Past TenseOccured in the past and usually formed by adding -d or -ed to the infinitive. Walked, talked, looked.
InfinitiveVerbs action occurs in present and the subject is a plural noun or the pronoun I, we, you, they, and had "to" attached. To walk, to talk, to do.
Verbal PhraseOverview
InfinitiveFunctions as a noun, ajective, adverb. An infinitive consists of the plain form of the verb (listed in the dictinary) and are usually preceded by "to" We were preparing to runinfinite.

A participal ends in -ing, -ed, -n and functions as an adjective. Remember: a verbal can never function as the main verb in a sentence.

Present ParticipleVerb showing completed action. Formed by adding "ing" to the verb infinite. May combine with forms of the verb be (am, is, are, was, were). Am walking. Is walking. Are talking. Was doing. Were learning.
Past ParticipleContinuing action. Most comonly ends in -d, -ed, -n, -en, used with a form of to be in the passive voice. Verb form used with have, has, had. Have walked. Has seen. Had done.
GerundA gerund ends in -ing and functions as a noun. The form of the gerund is the same as that of the prsent participle. Runninggerund isverb good exercise.


Relative PronounWho Which That
Demonstrative PronounThis That These Those
Interrogative Pronouns/th>Who Is That? Which is Mine? What was that?
Reflexive PronounMyself Themselves Yourselves Hisself Herself
Intensive PronounI myself; They themselves; She herself; He Himself; You yourself
Infinitive PronounEach, one, anybody, all, somebody
Reciprocal PronounEach other; One another


A preposition is a word used with a noun or pronoun (ordinarily called the object of the preposition) to form a phrase. In other words, a preposition relates nouns or pronouns to other words in a sentence. Remember: objects of prepositions can never be the subject of a sentence.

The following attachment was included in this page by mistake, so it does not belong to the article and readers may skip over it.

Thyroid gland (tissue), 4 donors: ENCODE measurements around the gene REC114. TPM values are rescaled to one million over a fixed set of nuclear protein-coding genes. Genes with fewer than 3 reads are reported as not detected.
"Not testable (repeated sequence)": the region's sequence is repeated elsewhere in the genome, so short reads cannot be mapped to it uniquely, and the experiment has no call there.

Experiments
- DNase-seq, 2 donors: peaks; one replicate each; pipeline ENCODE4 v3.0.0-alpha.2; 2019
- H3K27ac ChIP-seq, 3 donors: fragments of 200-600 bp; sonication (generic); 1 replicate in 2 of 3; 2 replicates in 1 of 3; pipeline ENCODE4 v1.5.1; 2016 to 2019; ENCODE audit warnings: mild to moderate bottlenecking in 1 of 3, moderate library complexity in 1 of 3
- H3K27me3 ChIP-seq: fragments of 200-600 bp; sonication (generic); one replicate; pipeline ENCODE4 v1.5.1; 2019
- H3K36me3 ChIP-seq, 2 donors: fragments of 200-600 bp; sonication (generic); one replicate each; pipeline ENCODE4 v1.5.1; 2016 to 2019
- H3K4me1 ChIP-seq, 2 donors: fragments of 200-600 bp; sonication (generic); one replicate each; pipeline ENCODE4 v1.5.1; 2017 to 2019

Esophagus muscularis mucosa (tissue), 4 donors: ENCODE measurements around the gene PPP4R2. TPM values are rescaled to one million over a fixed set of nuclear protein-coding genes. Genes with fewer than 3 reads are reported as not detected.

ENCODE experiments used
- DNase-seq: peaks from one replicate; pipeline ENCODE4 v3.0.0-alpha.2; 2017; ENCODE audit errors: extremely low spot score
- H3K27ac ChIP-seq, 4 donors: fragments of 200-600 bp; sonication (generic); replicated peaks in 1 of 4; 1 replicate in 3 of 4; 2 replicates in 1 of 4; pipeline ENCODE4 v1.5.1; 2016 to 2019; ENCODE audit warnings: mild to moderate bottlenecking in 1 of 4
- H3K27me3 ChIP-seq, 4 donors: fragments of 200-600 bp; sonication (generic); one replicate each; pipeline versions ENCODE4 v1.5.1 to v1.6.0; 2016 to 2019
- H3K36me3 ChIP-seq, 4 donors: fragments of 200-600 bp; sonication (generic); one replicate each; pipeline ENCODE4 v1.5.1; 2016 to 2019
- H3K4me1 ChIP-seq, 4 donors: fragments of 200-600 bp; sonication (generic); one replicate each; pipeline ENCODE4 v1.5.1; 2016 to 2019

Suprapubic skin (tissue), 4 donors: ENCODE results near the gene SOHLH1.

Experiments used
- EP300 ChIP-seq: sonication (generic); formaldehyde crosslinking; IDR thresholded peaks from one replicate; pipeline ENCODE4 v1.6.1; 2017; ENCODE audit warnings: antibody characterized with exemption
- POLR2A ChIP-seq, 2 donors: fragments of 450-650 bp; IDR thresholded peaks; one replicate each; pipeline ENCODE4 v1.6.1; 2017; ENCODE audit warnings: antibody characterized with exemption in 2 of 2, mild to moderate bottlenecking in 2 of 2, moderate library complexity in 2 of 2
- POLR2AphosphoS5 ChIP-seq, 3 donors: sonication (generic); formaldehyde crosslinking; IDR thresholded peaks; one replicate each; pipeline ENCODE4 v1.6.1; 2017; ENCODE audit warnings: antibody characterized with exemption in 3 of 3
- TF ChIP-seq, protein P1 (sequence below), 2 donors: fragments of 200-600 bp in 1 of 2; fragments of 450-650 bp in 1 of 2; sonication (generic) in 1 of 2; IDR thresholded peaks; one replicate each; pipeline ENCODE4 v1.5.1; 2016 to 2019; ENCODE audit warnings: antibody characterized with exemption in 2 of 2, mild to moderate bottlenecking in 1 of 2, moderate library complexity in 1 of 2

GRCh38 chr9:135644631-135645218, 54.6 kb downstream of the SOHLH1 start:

The preposition introduces a prepositional phrase. Where something is. When somehting is. With the word "to" or "of"

About above across after against along around before behind below beneath beside between byeond despite down during except from inside into like near onto outside over past round since thrugh "according to" "along with" "because of" concserning "exce[t for" excepting "in addition to" "in psite of" "instead of" regarding as at by for in of off on out to throughout towrd under undernath unlike upon up to with within till up without


Express feeling or command attention, either alone or in a sentence. It is usually independnt of the rest of the sentence. Often it serves as an introduction: Oh! He's going to fall! Some words are pure interjections. However, most parts of speech can be used as interjections: Ridiculous! I don't believe it! Helen! This can't be true!


Conjuctive adverbs

Futhermore, consequently, moreover, therefore, finally, however, etc.

Conjuctive adverbs are not conjunctions, they are adverbs. Unlike coorindating conjunctions and subordinating conjunctions, conjunctive adverbs do not bind the two clauses into a grammatical unit. Rather, as adverbs, they describe the relation of the ideas in two clauses.

The game was exciting; consequently, we stayed to the end.

Coordinating ConjunctionThe game was exciting, and we stayed to the end.
Subordinating ConjunctionBecause the game was exciting, we stayed to the end.


An adverb is a word used to modify a verb, an adjecive or another verb (never a noun). An adverb usualy answers one of these questions: where? when? how? To what extent? When an adverb modifies an adjective, or an adverb, it usually comes immediately before the word it modifies: very happy, almost certainly. But when an adverb modifies a verb, it may appear almost anywhere in a sentence.


Descriptive AdjectivesName some quality of the noun (beautiful girl or dark horse).
Limiting AdjectivesNarrow the scope of a noun. They include possessives (my, their) and words that show number (eight, several)
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